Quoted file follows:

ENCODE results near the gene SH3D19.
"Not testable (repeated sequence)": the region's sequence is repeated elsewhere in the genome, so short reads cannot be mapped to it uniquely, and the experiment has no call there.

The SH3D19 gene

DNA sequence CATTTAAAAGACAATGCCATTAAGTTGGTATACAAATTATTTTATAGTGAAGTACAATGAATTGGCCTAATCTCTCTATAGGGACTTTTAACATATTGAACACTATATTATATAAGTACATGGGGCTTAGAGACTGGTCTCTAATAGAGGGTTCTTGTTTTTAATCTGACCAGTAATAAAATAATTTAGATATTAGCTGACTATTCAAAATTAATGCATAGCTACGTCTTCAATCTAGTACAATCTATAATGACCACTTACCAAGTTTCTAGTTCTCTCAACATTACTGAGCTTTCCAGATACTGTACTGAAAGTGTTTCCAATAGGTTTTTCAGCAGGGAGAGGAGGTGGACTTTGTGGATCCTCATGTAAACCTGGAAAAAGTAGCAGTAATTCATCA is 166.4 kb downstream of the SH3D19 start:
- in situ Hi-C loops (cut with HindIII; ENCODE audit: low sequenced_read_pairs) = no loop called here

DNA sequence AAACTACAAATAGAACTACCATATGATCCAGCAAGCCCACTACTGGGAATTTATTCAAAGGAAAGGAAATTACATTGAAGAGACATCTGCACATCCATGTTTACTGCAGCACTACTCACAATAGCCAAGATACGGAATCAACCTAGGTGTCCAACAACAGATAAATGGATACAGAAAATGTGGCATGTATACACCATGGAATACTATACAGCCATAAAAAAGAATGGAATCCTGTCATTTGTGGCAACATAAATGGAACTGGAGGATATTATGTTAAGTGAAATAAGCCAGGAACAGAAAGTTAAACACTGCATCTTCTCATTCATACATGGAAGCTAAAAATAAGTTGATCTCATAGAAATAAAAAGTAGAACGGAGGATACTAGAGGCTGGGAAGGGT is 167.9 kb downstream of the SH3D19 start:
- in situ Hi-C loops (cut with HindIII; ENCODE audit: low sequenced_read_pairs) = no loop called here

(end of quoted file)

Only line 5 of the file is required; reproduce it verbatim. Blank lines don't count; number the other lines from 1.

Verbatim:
- in situ Hi-C loops (cut with HindIII; ENCODE audit: low sequenced_read_pairs) = no loop called here